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Daft Punk's Interstella 5555(2003)
An unscrupulous music executive and his flunky kidnap an alien, blue-skinned techno band, rob them of their identities, pass them off as human, and foist them on an unsuspecting public on Earth. After their arrival and their impact on the human population, the members of the band try to piece back their identities, escape from the clutches of the evil music executive, and return to their own world.
For more about Daft Punk's Interstella 5555 and the Daft Punk's Interstella 5555 Blu-ray release, see Daft Punk's Interstella 5555 Blu-ray Review published by Jeffrey Kauffman on October 14, 2011 where this Blu-ray release scored 4.0 out of 5.
Director: Leiji Matsumoto
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Daft Punk's Interstella 5555 Blu-ray Review
Daft, yes, but a lot of fun.
Reviewed by Jeffrey Kauffman, October 14, 2011
It's more than a little funny that Guy-Manuel de Homem-Christo and Thomas Bangalter, better known as the synthpop duo Daft Punk, seem to think that combining science fiction, aliens and rock stars was a new idea, something they talk about in the liner notes for this new Blu-ray release of Interstella 5555: The 5tory of the 5ecret 5tar 5ystem, their quasi- music video treatment of their bestselling album Discovery. Anyone who's ever been either a parent or a teenager know that for countless millennia, or at least for as long as there's been rock 'n' roll, older generations have been insisting that rock stars are obviously aliens. Daft Punk have played with that idea, perhaps not quite as overtly as, say, David Bowie, by donning robot costumes for many of their live performances, to the point where only their most ardent fans actually know what the human forms of the duo actually look like. Daft Punk has a relatively short discography thus far in their professional careers, with a scant three albums to their credit, but they've managed to rack up some impressive chart action over the years, helping to redefine the French house movement and also creating one of the most iconic Continental hits of the early 2000s with "One More Time." (Daft Punk's stateside chart action has been considerably less successful than overseas, though they have cracked the Billboard Top 100 and their music remains a staple of house and DJ movements nationwide). Interstella 5555: The 5tory of the 5ecret 5tar 5ystem reimagines the pair's best known album in an anime setting, with a science fiction plotline involving marauding aliens who kidnap a pop band and remake them, if not in their own image, in a way that might help them to sell scads and scads of product.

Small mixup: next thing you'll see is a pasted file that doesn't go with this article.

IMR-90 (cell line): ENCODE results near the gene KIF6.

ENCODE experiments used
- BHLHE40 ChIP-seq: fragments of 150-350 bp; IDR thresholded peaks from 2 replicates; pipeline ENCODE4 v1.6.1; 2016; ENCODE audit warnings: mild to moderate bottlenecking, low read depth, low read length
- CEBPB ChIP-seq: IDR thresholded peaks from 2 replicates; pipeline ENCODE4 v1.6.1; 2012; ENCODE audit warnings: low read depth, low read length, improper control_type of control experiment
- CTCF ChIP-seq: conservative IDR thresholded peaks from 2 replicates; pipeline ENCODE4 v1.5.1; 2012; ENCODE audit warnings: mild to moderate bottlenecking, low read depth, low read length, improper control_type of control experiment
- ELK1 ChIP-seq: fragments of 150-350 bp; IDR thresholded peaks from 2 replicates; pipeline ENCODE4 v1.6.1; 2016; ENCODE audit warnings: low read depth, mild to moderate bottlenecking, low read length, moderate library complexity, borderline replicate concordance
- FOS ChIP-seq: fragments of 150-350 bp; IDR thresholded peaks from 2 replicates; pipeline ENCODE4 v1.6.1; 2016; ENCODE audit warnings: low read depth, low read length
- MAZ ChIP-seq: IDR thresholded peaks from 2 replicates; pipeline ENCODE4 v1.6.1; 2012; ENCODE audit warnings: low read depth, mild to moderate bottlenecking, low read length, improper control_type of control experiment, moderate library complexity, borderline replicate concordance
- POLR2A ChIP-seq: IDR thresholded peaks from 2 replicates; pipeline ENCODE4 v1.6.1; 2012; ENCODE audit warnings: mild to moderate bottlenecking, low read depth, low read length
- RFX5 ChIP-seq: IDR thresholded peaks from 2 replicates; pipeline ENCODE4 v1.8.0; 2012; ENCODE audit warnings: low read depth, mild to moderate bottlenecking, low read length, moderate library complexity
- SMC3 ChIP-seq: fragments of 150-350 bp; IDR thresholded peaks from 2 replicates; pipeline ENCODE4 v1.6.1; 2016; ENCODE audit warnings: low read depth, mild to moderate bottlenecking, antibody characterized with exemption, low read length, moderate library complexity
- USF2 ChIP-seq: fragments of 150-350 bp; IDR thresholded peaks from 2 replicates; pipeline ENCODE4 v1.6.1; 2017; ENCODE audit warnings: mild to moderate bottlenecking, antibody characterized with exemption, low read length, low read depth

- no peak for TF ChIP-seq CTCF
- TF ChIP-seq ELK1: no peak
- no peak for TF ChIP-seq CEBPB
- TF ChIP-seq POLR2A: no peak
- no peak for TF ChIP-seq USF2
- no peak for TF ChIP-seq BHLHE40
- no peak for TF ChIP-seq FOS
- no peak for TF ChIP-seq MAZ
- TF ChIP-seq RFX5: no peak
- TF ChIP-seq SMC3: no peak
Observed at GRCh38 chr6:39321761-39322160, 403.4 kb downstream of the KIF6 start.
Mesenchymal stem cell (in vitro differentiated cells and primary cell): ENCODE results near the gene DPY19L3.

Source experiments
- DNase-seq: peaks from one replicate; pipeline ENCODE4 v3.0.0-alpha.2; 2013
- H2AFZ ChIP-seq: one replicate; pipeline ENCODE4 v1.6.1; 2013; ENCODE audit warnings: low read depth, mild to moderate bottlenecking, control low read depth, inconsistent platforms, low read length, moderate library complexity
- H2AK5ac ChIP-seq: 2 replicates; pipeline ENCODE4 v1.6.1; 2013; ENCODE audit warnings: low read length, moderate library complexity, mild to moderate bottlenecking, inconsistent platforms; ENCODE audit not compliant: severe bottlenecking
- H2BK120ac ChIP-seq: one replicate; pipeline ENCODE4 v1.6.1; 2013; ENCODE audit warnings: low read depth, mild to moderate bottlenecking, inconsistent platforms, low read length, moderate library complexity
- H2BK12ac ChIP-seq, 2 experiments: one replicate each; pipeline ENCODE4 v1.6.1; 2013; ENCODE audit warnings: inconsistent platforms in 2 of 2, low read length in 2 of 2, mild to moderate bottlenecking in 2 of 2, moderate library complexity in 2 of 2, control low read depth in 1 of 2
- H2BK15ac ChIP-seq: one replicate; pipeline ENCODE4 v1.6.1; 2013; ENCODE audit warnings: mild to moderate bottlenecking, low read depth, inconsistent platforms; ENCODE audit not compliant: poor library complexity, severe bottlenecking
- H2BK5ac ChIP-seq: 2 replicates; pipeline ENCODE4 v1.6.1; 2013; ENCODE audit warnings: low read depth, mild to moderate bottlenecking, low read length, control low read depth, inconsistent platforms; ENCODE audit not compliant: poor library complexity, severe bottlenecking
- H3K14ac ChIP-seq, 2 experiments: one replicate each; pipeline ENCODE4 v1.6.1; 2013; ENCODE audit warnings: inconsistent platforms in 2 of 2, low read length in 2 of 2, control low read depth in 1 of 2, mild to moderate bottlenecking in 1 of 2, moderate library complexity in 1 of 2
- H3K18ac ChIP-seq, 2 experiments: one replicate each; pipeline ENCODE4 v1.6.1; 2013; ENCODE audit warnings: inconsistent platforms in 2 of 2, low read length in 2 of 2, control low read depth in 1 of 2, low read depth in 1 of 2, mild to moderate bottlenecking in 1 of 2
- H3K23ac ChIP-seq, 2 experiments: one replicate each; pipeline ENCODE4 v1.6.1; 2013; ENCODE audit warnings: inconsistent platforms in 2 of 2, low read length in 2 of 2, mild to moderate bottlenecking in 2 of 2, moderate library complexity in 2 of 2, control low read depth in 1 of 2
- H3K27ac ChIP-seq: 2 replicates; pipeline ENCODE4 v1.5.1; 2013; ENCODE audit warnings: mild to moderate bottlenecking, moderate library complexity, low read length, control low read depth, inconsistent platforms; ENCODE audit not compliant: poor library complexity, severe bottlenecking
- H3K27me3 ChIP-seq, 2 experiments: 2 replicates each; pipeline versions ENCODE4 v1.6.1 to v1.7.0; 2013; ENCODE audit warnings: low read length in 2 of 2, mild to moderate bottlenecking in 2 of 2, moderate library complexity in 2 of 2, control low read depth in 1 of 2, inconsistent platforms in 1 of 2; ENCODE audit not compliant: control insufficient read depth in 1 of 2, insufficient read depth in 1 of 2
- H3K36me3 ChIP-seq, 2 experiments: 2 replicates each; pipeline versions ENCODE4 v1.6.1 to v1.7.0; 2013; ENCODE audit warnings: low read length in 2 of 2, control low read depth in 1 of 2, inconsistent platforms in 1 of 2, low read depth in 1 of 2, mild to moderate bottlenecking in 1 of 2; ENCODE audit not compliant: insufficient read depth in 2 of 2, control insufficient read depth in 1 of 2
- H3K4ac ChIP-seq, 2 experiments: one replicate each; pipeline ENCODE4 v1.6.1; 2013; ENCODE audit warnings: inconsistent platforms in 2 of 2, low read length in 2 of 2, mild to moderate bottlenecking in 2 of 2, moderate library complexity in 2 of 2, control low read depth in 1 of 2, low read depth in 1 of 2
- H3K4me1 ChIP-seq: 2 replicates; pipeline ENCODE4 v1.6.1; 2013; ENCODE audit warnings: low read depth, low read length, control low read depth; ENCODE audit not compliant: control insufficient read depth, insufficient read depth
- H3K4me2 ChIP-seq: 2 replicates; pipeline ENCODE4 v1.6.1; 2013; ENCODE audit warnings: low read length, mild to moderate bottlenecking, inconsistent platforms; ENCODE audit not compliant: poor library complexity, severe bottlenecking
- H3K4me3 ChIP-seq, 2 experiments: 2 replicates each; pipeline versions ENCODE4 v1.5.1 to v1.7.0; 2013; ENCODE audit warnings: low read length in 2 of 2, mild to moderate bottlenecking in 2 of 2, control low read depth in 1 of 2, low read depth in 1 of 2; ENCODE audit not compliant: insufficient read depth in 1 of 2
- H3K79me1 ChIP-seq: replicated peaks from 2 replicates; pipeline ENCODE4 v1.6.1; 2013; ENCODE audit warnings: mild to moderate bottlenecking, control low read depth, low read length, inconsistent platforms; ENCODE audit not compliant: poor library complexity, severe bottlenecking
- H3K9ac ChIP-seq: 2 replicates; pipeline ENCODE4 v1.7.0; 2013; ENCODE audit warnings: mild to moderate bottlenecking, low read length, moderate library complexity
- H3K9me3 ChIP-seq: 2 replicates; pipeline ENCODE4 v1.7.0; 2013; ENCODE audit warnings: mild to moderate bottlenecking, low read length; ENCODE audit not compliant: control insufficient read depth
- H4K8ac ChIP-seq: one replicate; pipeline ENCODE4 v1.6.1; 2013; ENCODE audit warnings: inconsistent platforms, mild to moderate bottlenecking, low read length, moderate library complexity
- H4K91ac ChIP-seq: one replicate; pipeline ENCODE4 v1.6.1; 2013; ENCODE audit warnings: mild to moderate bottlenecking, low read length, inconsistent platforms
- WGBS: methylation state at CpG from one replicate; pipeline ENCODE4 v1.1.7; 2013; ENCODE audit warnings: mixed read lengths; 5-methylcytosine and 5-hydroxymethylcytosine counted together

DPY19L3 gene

Blue Man Group has nothing on the alien band first depicted in Interstella 5555: The 5tory of the 5ecret 5tar 5ystem, for the quartet is blue as the sky, as is their alien audience. Soon some red-eyed humanoids appear which gas the concertizers and the concertgoers, making off with the players. The musicians are transported aboard a vessel, though they're able to send off a distress signal, which reaches another interstellar traveler, Shep, who just happens to be fantasizing about the band's bassist, Stella. Shep sets off to rescue the quartet, but both he and the kidnappers are sucked into a wormhole which drops them onto Earth. While the band is secreted to an underground lair, where they're remade as a quasi-human consortium known as The Crescendolls, replete with mind control devices implanted in their brains (something no doubt real life record company executives wished existed for their errant artists), Shep ends up in a heavily wooded area, evidently far away from Stella and her bandmates.